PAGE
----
Today, telemedicine is used in medical fields such as dermatology, behavioral health, and cardiology as a way to provide better care to communities underserved by doctors, hospitals, or both; it is also seen as a way to dramatically reduce the cost of treating health conditions, including hypertension, diabetes and sleep apnea, which benefit from continuous monitoring of the patient’s condition.

1. Patients undergo home rehabilitation

When patients leave the emergency room or the ICU, the process of care is often just beginning. This is especially true for patients who are recovering from a stroke or who suffer from other neurological conditions such as multiple sclerosis, Parkinson’s disease or dementia. In many cases, these patients find it difficult to get to a health facility, whether they are in an urban or rural setting. The use of telemedicine technology in rehabilitation addresses these issues in several ways: by performing cognitive or psychiatric assessments, by leading group therapy sessions, by providing patients with online resources and by remotely monitoring a patient. pedometer readings to make sure an exercise regimen is up to par.

2. Improve Oral health with store-and-forward telemedicine

Teledentia typically uses store-and-forward telemedicine, which allows a doctor (or dentist) to acquire medical images or other relevant data, evaluate them, and send them to another doctor for review. (Of the major types of telemedicine technology, store-and-forward is the least interactive, since it does not require two or more parties, or a physical examination.) The main benefit of telemedicine in dentistry is therefore to share records between dentists and dental specialists to determine if a certain procedure is necessary and, if so, when it should take place. Specialists can also help dentists spot problem areas and suggest preventative measures to a patient to avoid expensive and complicated procedures. As with other uses of telemedicine, this collaboration helps patients in rural communities or other underserved communities who may not otherwise have access to specialist physician.

3. Better Healthcare Applications

  • eSkin Sleep and Lounge – A Tokyo based company called Xenoma has developed an innovative wearable pajama set called eSkin Sleep and Lounge to track your sleep pattern, heart rate, breathing, and other vital signs. This washable technology is best suited for older people, as it can even set off an alarm if it detects that you’ve tripped or fallen.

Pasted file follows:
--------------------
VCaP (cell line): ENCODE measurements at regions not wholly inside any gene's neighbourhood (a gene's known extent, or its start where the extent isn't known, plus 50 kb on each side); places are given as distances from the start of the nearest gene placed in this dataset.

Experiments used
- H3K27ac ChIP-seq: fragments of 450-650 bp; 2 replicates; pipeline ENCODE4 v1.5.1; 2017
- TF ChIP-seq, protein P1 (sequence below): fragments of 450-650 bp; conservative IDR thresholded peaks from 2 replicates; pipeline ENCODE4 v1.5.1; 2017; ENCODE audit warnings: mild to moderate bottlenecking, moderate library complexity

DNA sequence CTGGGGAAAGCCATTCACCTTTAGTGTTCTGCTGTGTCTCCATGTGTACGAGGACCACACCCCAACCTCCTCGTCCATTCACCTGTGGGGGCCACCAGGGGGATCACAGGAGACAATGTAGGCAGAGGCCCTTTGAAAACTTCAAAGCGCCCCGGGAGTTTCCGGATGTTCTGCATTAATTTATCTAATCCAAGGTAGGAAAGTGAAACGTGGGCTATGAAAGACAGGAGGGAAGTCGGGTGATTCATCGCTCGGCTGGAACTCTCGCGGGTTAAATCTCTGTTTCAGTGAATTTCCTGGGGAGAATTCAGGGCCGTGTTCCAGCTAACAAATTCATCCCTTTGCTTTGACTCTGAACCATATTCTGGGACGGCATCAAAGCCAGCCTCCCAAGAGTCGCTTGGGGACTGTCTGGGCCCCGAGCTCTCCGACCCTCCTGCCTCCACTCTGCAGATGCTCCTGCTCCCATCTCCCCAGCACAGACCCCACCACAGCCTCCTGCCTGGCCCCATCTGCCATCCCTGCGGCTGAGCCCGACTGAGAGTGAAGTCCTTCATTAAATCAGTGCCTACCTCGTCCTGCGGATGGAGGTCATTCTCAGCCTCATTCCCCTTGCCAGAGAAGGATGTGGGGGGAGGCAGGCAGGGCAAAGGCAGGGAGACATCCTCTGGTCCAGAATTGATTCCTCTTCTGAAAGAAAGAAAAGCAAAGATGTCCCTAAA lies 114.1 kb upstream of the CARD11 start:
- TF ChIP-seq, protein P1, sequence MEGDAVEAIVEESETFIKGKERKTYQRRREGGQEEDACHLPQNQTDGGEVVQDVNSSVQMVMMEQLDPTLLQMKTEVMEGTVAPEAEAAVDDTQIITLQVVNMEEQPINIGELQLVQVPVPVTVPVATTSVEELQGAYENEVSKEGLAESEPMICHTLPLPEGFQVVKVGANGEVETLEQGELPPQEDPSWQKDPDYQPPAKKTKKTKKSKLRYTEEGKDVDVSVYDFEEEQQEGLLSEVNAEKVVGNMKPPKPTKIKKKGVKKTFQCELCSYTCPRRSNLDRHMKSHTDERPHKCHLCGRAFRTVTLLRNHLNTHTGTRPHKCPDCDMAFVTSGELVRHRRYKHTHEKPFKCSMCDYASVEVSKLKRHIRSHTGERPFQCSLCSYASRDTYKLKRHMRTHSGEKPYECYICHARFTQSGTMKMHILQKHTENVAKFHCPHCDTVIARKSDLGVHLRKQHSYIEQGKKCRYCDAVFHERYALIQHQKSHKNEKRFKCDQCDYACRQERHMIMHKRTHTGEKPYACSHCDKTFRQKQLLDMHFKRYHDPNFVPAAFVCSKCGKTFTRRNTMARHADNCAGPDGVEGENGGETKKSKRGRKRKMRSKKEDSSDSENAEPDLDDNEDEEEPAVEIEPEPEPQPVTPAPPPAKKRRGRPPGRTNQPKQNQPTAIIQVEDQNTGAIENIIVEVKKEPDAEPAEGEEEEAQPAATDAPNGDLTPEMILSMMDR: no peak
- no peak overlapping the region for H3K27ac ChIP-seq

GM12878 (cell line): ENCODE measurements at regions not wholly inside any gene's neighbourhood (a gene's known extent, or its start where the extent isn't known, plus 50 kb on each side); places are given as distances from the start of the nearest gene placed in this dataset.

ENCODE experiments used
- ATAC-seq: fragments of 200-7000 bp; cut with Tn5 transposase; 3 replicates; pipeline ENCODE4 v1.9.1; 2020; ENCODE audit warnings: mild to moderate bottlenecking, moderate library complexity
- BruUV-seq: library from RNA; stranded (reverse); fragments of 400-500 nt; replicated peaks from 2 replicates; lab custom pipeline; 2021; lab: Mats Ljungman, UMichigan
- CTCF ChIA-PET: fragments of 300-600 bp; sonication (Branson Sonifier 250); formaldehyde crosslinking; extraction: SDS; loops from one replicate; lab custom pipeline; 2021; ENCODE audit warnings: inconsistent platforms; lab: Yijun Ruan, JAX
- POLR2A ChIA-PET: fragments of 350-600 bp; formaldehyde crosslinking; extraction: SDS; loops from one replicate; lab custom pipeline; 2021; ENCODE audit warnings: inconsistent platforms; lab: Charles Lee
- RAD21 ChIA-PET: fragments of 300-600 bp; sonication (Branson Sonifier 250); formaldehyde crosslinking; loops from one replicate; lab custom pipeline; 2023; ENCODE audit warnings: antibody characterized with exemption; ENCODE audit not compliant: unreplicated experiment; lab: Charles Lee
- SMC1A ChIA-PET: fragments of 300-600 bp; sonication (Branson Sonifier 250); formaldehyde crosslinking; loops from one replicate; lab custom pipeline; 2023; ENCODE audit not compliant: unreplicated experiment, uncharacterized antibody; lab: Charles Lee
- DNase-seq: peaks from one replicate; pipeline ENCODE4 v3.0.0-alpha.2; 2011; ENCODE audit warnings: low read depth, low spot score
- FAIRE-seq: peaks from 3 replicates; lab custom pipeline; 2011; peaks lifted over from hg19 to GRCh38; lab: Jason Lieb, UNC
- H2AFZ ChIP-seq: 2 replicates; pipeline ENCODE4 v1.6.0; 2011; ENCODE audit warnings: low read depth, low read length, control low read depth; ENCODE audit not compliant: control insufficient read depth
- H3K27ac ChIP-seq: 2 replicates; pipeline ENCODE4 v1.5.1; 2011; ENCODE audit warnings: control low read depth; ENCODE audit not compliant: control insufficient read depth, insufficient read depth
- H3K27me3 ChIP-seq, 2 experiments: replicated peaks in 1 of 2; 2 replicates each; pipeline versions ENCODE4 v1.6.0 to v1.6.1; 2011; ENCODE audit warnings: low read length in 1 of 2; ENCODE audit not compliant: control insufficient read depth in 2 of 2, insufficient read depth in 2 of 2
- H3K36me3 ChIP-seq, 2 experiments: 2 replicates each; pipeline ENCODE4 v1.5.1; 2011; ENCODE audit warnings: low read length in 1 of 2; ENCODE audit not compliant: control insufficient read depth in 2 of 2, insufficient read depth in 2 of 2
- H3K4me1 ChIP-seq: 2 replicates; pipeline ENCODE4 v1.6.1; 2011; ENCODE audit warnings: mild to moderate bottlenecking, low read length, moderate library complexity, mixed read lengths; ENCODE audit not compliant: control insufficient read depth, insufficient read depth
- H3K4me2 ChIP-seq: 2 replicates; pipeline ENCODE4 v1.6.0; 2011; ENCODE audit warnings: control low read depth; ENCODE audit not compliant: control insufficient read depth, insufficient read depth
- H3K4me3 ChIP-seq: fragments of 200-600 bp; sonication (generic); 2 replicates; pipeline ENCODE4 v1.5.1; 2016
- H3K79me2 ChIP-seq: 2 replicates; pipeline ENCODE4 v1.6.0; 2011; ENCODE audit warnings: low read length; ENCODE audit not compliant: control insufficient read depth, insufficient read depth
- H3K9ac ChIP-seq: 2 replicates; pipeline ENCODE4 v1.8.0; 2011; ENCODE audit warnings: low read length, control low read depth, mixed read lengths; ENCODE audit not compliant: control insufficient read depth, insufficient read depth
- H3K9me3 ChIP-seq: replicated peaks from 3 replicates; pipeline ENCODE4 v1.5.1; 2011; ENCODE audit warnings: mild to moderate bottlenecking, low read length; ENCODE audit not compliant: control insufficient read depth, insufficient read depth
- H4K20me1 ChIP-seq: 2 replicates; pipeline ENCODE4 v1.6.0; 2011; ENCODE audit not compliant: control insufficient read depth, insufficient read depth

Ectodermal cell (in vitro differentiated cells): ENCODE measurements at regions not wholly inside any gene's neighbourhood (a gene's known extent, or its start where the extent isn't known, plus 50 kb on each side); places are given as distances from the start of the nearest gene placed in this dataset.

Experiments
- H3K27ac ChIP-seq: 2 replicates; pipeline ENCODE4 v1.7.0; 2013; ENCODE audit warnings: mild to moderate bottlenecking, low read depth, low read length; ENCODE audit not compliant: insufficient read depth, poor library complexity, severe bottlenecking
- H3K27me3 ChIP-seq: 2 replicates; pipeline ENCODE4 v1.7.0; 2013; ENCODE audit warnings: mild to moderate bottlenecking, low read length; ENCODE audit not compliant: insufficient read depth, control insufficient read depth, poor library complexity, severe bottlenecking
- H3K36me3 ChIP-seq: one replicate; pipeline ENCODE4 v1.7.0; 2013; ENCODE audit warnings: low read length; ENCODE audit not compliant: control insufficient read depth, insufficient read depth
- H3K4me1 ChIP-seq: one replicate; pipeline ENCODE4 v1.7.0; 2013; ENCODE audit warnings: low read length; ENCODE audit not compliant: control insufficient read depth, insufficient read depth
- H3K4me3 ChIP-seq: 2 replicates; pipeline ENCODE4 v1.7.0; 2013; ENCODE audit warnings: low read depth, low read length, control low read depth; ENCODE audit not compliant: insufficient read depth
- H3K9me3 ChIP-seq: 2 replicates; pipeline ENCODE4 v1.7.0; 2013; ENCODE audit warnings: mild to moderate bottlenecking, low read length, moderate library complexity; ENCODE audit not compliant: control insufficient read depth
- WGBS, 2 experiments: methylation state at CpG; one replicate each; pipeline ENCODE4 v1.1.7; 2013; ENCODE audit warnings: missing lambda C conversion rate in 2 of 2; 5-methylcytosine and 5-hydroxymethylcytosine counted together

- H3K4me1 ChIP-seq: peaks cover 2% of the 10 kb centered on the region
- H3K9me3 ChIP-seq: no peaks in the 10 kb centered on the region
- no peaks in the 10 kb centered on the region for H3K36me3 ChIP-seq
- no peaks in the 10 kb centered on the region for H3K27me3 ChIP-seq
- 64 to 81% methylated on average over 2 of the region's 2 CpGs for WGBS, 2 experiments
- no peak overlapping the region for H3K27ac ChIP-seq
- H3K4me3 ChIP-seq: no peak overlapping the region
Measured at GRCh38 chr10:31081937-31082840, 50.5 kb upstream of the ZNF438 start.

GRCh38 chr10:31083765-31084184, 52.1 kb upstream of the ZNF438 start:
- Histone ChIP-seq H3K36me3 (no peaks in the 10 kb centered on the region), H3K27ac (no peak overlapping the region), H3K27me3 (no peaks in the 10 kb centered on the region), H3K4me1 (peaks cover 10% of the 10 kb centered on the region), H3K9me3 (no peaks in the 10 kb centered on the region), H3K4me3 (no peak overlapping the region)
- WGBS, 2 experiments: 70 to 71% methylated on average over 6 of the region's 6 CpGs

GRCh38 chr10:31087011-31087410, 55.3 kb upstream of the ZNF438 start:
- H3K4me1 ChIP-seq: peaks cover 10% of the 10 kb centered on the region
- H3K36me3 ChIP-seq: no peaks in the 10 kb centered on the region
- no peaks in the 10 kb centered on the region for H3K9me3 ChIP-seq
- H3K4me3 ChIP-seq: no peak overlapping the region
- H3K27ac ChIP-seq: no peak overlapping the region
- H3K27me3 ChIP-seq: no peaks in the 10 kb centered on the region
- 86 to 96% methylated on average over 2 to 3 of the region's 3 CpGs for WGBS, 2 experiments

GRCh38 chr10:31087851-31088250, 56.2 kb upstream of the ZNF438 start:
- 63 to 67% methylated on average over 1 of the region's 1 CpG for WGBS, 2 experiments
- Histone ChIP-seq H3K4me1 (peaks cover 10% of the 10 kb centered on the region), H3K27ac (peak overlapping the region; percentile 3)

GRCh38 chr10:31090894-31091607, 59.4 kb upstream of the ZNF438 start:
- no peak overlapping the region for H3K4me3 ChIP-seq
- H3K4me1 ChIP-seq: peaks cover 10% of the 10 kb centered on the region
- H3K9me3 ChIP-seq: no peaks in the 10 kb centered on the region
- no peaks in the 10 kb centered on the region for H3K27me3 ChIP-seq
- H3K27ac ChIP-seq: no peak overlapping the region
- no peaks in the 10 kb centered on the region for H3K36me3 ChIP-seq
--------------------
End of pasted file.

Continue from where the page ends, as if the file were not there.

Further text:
• Atmos Faceware – a stylish air filter that goes across the face, covering your mouth and nose, claiming that it can provide up to 50 times more clean air quality than typical face masks available on the market. It comes with the ability to track and analyze the wearer’s breathing.
  • Owlet Monitor Duo – Owlet’s baby monitor duo is a monitor device that provides additional features along with its basic hear, see, and know functionalities that help you to track your infant’s heart rate and oxygen levels.

4. Alleviating the Nursing Shortage

In addition to nurse burnout, telehealth services can help alleviate current and future nursing shortages. With more than half a million RNs to retire by 2022, telemedicine could help alleviate this loss of on-site staff by enabling doctors and even nurses in different locations to provide medical support to patients. patients without having to travel to stressful resources in a physical facility. Telehealth nursing positions are developing more and more these days as they become a more mainstream part of the continuum of care.

5. Treat strokes faster

The sooner a stroke victim receives treatment, the better their chances of survival. In many cases, treatment depends on being able to identify key symptoms and administer a drug known as tissue plasminogen activator (tPA) within three to five hours of a stroke. Unfortunately, emergency department physicians do not always have the expertise to make these decisions, and small hospitals or rural hospitals do not always have a neurologist on call. Get into the tele-attack services, which improve stroke treatment in several ways:

  1. Patients treated in hospitals that were part of a tele-attack network in Georgia received tPA approximately 20 minutes faster than patients in hospitals outside the network.
  2. Telestroke has helped facilities in remote areas of Alberta reduce emergency transfers to Edmonton University Hospital by up to 92%. These ambulance or helicopter transports are expensive, long and sometimes dangerous.
  3. Video conferencing has led to more accurate diagnoses and treatments than telephone conversations in the Imperial Valley of California and Boston. Arizona neurologists and radiologists have been able to use smartphone image sharing apps that have proven to be as accurate as computer image archiving and communication systems 92% of the time.

In the end, it all comes down to good communication between clinician and patient. Since there is no physical examination, telehealth visits generally require a longer question-and-answer session that allows the clinician to get to the root of the problem and make an accurate diagnosis. Of course, not all diagnoses can be made virtually, there are conditions, like cancer, that require in-person visits. Symptoms that signal potential emergencies, such as chest pain, also require immediate practical care.


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